For the employer, the obligation to provide required information within two months is only mandatory with regard to the elements raised in Art 2(2) lit a–d, h and i of the directive (Art 3(1) lit c). Where none of the documents referred to in Art 3(1) are handed over to the employee within the prescribed period, the employer shall be obliged to give the employee, no later than two months after the commencement of employment, a written declaration signed by the employer and containing at a minimum the information referred to in Art 2(2). In that instance the employer has to meet more stringent requirements (Art 3(2)). Where an employee is required to work in foreign countries, Art 4 requires that the documents referred to in Art 3 must be in his possession before his departure and must include the additional information referred to in Art 4(1) lit a–d of the directive. Any change in the details referred to in Art 2(2) and Art 4(1) must be the subject of a written document given to the employee by the employer at the earliest opportunity and not later than one month after the date of entry into effect of the change in question (Art 5(1)).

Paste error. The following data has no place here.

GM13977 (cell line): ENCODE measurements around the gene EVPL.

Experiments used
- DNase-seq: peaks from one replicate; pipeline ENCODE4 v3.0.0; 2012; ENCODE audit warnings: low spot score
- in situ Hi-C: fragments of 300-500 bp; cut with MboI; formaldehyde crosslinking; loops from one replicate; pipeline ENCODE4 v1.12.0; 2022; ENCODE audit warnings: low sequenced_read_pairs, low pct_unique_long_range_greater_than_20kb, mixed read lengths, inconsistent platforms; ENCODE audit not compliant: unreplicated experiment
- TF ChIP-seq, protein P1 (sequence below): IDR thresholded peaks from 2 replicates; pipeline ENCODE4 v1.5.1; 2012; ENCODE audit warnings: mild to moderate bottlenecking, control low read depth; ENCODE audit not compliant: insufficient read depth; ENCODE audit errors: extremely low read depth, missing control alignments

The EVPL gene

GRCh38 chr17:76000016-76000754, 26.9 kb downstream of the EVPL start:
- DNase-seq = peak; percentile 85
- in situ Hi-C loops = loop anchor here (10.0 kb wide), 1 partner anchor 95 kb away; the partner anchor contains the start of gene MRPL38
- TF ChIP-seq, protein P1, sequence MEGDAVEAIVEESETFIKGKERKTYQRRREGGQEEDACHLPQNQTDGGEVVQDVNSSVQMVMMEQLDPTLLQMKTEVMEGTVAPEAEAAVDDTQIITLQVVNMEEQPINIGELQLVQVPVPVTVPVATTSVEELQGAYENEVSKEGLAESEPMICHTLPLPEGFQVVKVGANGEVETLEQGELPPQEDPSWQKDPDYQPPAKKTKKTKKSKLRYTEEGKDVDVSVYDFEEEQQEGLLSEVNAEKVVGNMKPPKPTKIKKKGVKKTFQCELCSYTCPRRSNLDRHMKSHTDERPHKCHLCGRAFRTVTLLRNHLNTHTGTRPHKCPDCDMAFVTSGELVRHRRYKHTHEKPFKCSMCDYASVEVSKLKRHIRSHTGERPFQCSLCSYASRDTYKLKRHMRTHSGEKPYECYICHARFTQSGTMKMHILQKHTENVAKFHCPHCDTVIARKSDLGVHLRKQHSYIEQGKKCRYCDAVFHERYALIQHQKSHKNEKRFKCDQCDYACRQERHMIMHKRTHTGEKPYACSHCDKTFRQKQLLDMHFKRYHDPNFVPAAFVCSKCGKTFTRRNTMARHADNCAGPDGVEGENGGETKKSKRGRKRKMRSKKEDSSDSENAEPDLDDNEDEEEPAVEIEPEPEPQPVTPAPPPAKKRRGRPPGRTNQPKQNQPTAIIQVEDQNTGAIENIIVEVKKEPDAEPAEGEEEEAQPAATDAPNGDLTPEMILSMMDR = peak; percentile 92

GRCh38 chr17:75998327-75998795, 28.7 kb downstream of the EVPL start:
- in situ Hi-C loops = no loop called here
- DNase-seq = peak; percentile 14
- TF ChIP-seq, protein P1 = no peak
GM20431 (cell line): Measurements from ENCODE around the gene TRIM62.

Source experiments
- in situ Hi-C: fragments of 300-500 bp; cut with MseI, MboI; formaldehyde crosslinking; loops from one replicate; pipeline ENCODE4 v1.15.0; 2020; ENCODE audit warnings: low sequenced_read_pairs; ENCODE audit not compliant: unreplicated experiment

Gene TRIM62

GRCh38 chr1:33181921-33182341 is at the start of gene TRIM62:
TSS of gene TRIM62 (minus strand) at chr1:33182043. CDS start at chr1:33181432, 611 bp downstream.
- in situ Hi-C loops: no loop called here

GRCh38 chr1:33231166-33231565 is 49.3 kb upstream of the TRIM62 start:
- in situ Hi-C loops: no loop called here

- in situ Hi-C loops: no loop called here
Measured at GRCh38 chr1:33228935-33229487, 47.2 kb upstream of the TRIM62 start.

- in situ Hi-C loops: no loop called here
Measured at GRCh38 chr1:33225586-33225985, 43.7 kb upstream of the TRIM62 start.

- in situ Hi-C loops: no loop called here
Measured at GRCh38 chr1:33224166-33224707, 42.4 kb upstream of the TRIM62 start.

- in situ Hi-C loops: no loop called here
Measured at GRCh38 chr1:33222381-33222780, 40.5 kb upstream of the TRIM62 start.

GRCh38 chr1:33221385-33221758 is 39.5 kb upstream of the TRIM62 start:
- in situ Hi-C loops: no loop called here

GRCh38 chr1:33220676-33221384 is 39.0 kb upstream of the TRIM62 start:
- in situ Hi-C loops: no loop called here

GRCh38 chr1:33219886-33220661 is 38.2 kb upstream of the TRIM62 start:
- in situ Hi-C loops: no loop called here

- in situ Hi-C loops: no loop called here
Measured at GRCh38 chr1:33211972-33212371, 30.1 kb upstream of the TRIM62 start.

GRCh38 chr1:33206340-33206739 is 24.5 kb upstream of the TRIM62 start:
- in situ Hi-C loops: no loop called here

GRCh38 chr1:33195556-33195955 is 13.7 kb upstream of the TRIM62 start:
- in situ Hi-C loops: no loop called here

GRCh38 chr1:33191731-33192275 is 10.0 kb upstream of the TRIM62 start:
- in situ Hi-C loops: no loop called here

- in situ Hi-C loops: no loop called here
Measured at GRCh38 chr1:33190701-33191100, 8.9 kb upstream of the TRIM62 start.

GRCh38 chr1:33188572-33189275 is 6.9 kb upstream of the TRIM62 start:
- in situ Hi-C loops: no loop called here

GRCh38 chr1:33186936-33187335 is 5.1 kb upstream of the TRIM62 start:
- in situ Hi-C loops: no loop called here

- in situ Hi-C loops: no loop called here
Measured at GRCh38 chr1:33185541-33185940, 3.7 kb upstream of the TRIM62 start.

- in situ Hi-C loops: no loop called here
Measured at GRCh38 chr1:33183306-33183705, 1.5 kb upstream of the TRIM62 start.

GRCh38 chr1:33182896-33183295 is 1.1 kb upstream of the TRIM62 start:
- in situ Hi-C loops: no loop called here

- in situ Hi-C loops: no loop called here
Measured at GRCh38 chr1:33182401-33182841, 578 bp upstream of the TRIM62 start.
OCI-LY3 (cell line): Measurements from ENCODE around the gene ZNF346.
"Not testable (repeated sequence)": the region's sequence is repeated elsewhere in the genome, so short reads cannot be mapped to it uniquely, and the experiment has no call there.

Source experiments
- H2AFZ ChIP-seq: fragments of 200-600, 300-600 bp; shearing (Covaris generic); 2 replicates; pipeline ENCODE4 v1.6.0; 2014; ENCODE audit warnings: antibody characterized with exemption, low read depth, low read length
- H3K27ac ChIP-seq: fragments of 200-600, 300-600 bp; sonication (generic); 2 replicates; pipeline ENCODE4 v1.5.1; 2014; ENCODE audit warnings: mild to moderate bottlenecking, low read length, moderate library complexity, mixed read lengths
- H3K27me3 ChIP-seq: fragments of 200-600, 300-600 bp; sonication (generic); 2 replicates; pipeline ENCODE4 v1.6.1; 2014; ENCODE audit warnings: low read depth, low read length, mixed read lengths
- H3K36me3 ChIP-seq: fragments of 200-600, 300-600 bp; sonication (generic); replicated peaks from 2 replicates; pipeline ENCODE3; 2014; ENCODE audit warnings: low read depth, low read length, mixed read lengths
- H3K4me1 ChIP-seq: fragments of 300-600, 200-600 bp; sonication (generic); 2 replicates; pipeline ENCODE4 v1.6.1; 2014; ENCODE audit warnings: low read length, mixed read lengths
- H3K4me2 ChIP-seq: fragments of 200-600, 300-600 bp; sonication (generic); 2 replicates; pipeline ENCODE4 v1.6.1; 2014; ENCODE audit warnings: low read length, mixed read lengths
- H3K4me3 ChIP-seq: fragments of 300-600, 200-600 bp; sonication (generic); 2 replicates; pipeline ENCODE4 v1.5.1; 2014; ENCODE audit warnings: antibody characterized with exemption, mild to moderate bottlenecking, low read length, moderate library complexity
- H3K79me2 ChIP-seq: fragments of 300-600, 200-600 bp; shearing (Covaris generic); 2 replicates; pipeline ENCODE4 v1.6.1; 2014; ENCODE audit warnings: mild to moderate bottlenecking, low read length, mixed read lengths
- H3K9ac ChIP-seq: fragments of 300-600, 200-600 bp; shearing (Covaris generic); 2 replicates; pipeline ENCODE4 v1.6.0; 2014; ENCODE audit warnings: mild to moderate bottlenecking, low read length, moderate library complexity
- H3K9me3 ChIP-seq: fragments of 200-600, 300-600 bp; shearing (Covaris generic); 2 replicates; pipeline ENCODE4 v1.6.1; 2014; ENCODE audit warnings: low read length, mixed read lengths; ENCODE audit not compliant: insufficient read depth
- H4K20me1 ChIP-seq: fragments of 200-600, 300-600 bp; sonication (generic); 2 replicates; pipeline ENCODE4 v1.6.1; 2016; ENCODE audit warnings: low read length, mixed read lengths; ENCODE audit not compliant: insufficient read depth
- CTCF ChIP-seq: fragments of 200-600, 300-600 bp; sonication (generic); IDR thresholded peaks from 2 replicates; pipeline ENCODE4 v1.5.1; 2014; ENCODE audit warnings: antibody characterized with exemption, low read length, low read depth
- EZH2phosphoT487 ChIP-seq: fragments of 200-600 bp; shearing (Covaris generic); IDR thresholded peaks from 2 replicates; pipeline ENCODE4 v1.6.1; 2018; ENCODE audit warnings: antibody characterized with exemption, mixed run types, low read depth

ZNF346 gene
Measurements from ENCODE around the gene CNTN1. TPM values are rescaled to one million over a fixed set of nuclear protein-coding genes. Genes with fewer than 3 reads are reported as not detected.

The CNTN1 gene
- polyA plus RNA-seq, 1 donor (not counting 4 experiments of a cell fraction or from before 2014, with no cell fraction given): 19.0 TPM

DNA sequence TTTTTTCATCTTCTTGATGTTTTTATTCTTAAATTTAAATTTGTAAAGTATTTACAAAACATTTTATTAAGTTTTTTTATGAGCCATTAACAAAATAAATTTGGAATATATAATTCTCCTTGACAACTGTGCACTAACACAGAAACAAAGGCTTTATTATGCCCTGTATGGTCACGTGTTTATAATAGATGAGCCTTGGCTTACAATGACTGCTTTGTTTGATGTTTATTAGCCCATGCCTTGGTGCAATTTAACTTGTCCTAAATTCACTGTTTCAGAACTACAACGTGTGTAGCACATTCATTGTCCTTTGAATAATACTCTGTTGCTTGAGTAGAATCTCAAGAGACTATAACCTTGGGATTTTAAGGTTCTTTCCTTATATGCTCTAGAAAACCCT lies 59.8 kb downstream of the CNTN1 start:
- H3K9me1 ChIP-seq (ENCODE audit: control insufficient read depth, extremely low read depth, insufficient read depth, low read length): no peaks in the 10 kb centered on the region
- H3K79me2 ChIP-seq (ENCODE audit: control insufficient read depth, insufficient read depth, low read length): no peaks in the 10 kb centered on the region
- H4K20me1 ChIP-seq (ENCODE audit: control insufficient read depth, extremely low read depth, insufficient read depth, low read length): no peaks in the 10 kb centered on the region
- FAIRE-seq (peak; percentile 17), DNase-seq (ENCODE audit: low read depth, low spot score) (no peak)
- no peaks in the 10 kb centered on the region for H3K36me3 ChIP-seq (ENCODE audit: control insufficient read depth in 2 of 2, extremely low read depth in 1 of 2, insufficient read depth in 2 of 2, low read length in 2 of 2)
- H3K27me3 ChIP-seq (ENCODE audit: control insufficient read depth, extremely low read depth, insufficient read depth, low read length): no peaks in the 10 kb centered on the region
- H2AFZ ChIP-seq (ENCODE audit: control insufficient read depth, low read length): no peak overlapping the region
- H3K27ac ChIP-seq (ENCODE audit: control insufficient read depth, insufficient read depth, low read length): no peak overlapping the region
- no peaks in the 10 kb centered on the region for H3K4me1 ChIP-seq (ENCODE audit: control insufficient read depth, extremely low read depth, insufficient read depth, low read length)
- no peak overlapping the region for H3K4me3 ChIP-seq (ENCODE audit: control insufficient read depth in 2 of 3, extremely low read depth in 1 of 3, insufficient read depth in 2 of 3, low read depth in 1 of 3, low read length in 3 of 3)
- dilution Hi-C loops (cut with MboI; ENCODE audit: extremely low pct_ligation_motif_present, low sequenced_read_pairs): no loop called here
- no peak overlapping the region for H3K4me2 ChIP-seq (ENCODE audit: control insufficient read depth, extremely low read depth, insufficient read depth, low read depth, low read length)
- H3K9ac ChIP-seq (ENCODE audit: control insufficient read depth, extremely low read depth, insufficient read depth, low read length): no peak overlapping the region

4. Implementation into domestic law